MSNBC’s “Morning Joe” shook the media world on Tuesday with a tense and never-ending interview with Republican presidential front-runner Donald Trump. The session came after Trump’s call for a “shutdown” barring Muslims from entering into the United States. Name partner Joe Scarborough grew so frustrated with Trump’s filibustering ways that he cut to a commercial break rather than continue listening to the real-estate mogul.
Yesterday the Erik Wemple Blog spent hours watching and re-watching all the very many interviews that the “Morning Joe” crew has done with Trump. There are some themes to this ouevre: Trump is often on the phone; some decent, journalistic questions get lobbed at Trump, often by Willie Geist; Trump makes more claims than the crew can possibly fact-check; and there’s a great deal of talk about polls. But the central theme is bonhomie.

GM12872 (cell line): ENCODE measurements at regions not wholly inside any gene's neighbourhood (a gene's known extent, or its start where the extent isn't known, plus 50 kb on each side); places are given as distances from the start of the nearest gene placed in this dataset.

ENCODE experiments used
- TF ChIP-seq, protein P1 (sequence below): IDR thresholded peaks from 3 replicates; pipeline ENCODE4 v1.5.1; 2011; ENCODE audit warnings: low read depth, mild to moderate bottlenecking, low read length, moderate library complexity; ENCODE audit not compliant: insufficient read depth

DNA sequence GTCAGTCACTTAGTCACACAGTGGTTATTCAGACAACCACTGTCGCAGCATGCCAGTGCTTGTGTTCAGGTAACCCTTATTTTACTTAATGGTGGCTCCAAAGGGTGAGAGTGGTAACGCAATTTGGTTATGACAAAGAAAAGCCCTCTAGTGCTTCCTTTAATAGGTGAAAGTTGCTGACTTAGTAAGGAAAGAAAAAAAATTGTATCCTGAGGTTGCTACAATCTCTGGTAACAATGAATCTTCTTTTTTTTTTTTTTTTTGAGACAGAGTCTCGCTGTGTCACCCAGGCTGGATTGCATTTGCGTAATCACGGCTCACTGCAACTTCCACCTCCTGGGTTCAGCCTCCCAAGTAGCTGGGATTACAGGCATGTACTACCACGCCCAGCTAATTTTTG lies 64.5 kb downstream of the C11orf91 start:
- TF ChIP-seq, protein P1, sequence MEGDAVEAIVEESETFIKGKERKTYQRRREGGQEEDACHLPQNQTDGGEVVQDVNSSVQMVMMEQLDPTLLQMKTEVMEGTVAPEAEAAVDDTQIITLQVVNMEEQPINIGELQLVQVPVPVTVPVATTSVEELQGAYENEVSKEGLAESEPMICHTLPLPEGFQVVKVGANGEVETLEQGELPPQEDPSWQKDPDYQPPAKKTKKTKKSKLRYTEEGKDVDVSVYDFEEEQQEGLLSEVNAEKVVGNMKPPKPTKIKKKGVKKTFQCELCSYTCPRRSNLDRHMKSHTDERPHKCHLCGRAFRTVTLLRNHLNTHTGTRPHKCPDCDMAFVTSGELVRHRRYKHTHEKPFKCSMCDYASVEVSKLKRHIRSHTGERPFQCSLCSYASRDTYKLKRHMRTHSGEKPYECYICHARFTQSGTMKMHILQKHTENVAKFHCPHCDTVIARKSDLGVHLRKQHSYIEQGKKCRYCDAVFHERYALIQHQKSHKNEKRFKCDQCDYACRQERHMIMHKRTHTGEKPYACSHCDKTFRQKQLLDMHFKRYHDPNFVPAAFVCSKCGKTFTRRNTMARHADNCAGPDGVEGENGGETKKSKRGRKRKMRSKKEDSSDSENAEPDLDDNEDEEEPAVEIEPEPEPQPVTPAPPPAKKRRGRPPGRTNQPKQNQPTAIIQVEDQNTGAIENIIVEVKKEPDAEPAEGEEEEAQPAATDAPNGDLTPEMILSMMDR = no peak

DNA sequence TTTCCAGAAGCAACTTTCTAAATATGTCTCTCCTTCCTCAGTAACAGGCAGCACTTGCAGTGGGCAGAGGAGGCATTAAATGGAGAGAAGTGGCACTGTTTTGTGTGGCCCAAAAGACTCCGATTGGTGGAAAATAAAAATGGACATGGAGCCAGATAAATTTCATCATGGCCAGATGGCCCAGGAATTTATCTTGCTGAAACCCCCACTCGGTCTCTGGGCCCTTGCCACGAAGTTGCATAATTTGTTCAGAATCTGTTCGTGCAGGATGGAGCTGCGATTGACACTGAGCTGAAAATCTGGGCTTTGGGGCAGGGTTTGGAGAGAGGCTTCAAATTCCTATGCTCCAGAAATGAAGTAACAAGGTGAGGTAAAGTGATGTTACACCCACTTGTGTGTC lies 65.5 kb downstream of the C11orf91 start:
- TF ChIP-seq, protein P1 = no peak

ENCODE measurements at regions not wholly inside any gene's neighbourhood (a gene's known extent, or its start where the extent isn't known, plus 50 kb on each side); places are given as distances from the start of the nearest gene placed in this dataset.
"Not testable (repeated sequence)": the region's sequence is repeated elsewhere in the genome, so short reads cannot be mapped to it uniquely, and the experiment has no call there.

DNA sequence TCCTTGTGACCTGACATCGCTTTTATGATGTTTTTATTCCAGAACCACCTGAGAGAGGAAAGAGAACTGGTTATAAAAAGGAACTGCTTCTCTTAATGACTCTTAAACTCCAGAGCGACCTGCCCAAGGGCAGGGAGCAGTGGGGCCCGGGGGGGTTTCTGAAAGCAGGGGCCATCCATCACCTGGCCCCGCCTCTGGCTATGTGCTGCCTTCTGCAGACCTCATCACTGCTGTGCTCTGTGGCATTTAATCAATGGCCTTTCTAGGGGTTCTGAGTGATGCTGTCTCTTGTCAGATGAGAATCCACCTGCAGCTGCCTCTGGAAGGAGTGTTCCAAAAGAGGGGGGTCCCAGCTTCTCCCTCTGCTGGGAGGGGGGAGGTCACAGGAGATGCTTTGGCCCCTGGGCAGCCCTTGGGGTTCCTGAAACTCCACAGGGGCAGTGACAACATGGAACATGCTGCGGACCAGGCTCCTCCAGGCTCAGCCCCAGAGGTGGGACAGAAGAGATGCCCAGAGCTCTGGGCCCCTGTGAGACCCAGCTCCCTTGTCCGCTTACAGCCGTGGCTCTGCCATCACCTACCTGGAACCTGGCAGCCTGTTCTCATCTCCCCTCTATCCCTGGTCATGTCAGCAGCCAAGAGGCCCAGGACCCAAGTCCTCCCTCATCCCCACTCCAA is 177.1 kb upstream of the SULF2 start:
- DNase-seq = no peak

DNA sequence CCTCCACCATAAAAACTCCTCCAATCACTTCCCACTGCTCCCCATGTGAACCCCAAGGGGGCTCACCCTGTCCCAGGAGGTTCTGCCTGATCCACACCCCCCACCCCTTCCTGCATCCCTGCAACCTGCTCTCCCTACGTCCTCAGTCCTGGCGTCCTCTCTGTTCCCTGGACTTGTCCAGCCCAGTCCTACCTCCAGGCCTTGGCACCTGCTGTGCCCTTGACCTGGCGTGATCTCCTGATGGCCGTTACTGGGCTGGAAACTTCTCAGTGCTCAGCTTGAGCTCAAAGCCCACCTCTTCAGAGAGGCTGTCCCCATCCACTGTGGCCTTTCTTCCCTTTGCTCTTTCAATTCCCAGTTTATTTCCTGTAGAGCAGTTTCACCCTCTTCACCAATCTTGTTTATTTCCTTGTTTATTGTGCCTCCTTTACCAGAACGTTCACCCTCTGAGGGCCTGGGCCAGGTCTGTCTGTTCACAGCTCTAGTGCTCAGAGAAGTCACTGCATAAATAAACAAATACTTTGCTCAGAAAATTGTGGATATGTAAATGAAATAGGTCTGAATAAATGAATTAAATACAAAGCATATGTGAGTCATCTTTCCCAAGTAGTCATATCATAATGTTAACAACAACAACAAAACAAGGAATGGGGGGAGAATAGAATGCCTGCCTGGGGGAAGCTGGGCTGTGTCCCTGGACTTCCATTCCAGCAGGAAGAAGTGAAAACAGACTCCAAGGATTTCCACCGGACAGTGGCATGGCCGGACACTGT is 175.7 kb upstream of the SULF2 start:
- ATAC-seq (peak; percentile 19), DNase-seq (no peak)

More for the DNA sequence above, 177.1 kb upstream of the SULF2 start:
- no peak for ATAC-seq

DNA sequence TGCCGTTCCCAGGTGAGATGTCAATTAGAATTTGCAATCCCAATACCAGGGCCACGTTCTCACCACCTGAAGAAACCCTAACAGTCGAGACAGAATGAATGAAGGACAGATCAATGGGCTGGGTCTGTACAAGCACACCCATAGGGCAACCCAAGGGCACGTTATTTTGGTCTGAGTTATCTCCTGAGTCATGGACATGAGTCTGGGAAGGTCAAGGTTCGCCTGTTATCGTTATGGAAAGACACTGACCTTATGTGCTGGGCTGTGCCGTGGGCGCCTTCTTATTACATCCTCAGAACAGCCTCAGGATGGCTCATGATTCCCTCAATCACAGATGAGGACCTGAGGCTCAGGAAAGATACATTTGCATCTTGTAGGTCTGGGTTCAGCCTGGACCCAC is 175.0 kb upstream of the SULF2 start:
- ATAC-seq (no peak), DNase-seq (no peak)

Ever since mid-June, “Morning Joe” has had a blast yukking it up with Donald Trump. The laughs, giggles and chuckles come when Trump tells a joke; they come when he makes an outlandish claim; they come when he introduces himself to the program over the phone, “Good morning, darling”; they come when the topic is one of his competitors or when the topic is a man in Trump’s company who is making a valiant attempt to learn English but hasn’t yet reached the level of “Ernest Hemingway” or when the topic is Trump’s “vision.”
They come a bit too frequently. Certainly any proper TV news show encourages moments of levity. That’s fine. Yet “Morning Joe” approach to Trump — too much fun, too much exposure — has steered what could journalism into the friendly confines of a morning social club.